"837 New Cases of COVID-19" was the headline on yesterday's Nova Scotia report. Today the headline is "29 New Hospital Admissions, 19 Discharges, Three Deaths," and the information about new cases is presented near the bottom of the report, buried in a paragraph about testing stats. "On January 9, Nova Scotia Health Authority labs completed 4,063 tests. An additional 816 new lab-confirmed cases of COVID-19 are being reported."

Lab-confirmed cases? To the best of our (admittedly imperfect) recollection, new COVID infections have never been dressed up as lab-confirmed cases, further obscuring the information that has been at the heart of Nova Scotia's disease reporting for nearly two years. Strang hasn't yet gotten his wish to stop reporting cases, but the province is definitely trying to change the conversation.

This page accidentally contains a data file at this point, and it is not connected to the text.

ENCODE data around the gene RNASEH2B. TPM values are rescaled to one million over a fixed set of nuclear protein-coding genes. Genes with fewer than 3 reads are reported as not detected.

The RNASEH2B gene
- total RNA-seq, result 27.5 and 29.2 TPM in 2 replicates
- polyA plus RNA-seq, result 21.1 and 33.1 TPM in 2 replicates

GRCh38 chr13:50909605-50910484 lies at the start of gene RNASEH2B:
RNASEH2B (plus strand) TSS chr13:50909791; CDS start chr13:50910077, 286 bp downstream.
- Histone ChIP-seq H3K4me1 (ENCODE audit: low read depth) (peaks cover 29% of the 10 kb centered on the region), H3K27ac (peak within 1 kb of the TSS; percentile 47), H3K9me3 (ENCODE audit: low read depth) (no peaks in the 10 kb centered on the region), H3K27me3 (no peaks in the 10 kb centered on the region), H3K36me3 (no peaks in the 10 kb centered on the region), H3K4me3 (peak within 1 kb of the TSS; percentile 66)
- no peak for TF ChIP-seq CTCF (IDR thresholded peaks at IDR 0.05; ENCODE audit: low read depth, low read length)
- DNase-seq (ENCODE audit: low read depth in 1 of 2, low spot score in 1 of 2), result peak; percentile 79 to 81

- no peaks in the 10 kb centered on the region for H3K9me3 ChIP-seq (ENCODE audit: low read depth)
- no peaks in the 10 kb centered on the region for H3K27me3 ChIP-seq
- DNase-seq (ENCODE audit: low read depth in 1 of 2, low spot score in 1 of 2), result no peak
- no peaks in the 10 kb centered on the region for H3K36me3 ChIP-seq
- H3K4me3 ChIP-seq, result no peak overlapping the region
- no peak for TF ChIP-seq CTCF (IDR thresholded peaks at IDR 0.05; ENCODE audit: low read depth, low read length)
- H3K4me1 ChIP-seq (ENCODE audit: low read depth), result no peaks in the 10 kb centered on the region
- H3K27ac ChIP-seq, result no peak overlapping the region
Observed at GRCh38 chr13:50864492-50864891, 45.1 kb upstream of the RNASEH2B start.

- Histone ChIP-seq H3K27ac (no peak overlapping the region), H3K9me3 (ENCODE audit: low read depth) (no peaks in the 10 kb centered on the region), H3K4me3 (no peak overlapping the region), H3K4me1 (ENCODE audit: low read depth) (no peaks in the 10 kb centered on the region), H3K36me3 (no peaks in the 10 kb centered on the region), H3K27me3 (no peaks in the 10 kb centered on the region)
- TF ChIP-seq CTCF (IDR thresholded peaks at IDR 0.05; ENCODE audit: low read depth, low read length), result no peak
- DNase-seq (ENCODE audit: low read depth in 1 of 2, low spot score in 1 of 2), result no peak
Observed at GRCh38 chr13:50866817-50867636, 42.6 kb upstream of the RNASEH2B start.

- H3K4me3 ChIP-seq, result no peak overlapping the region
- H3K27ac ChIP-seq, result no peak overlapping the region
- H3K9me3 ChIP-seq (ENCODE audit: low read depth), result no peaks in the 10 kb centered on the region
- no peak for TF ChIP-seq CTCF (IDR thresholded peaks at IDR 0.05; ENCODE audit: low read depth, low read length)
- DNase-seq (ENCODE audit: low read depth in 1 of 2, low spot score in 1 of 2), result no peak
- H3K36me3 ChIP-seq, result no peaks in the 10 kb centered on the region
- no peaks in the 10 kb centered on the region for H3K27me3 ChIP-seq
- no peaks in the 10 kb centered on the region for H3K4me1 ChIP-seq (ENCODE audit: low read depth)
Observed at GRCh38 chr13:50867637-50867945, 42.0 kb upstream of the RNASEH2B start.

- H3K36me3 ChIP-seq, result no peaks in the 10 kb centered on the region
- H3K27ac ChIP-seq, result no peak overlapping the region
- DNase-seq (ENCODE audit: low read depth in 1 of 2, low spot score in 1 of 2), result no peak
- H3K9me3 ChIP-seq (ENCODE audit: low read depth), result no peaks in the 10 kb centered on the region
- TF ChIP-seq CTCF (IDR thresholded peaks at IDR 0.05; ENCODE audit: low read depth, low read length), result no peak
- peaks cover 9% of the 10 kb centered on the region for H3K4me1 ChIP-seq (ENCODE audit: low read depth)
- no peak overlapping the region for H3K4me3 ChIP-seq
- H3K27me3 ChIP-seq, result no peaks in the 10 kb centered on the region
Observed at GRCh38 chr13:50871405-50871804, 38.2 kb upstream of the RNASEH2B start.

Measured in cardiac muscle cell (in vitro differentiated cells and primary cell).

Comparing active cases in the third and fourth waves

In December, the town of Antigonish became ground zero for an inter-provincial COVID outbreak due to a weekend of superspreader events connected to the annual presentation of X-Rings at St. Francis Xavier University. But how bad is the outbreak, really? The following chart lets you compare Nova Scotia's active cases, dating from the third wave in April through the fourth wave and its infection Xplosion, using case data from provincial pandemic reports. The chart will be updated when provincial reporting allows. Note: From Dec 10 through Dec 22, Nova Scotia was too overwhelmed by new COVID cases to report recoveries or an official active case count; the active case numbers on this graph for those dates have been calculated by adding each day's new cases to the last official active count, and are therefore a maximum active caseload. Starting Dec 23, the province is issuing an "estimated" number of active cases.

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New and active cases visualized